In The Chrysalids , atmosphere varies extensively.
There is the normal interest at the beginning of a novel as the characters reveal themselves, and the plot unfolds. But the
stronger curiosity in this novel arises from the urge to identify the society. It is familiar, yet unfamiliar. Just when the
reader has determined that it belongs to the eighteenth century, somewhere in the Western Hemisphere, a vague reference is
given to suggest that this is not so.
Then, there is the peculiarity of the society itself.
These people seem like ourselves, but they have a disturbingly different set of beliefs, further piquing our curiosity.
As the setting, characters and background are established,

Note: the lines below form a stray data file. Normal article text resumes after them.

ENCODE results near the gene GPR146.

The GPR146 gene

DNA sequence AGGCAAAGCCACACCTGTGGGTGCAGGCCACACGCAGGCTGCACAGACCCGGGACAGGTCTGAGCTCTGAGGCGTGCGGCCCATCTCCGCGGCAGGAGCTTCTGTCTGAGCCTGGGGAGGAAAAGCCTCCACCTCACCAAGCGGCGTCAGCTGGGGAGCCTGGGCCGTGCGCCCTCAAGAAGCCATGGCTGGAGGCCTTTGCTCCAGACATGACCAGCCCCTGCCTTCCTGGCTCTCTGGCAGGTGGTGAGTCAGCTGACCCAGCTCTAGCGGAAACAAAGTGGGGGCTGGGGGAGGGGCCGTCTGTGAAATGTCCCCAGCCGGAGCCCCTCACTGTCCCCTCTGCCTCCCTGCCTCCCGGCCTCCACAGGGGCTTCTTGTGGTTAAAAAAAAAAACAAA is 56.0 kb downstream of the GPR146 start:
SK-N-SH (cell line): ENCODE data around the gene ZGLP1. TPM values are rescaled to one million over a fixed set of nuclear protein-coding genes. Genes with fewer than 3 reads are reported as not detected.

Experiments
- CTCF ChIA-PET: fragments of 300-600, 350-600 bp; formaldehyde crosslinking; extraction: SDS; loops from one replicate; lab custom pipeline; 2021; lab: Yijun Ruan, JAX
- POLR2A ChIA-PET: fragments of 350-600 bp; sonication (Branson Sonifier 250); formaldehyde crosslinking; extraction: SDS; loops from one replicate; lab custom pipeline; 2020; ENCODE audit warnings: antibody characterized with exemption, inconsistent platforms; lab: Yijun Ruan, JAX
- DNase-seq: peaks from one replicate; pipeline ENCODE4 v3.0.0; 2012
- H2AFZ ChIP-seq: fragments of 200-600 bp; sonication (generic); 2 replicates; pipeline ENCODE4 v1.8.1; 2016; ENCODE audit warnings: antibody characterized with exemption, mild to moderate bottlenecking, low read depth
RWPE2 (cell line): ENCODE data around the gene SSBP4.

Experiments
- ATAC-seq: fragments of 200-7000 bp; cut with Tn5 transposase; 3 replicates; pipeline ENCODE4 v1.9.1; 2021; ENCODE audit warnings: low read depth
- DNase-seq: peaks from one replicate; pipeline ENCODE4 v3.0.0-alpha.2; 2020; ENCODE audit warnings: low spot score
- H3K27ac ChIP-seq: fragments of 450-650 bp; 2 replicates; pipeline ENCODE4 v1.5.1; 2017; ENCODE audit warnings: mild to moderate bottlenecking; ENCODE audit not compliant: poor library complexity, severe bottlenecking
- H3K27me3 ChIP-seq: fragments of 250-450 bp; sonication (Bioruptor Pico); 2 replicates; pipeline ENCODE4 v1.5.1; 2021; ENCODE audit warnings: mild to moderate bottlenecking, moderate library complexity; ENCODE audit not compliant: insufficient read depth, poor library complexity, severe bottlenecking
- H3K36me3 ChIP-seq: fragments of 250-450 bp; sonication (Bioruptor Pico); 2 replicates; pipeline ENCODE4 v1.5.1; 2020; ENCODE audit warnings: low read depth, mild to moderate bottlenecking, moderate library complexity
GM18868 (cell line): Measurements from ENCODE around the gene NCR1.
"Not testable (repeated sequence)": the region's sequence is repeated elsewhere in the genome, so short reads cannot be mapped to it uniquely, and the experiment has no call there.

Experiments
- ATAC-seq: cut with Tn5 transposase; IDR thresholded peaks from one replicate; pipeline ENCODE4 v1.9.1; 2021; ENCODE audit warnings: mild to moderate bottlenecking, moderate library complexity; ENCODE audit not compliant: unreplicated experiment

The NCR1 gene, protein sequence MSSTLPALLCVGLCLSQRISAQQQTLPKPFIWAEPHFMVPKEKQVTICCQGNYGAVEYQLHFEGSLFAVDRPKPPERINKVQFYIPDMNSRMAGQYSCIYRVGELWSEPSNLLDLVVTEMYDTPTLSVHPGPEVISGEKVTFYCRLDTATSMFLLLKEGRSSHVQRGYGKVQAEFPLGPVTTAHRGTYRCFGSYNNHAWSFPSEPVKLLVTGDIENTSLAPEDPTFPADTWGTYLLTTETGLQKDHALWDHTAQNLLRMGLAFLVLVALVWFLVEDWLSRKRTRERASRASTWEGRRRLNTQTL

the atmosphere begins to change to one of fear. This occurs for two reasons. The amazing lack of charity, and unbending set
of rules in David's community are frightening in themselves but, by this time, we have come to know and like David and, realizing
that he, too, is a deviant, we fear for him.
Several incidents such as the flight of the Wenders,
and the suicide of Aunt Harriet, increase this fear. We now anticipate and expect that David will be discovered. When it finally
does happen there is almost a sense of relief.
By this time, though, an air of hope is present. Petra's
communication with a whole society of "thought-makers" gives some assurance that the fugitives will escape.
It is significant that the only other atmosphere of
importance is the pathos which surrounds Sophie and a few other unfortunates. Only at the very end of the novel are there
any feelings of joy.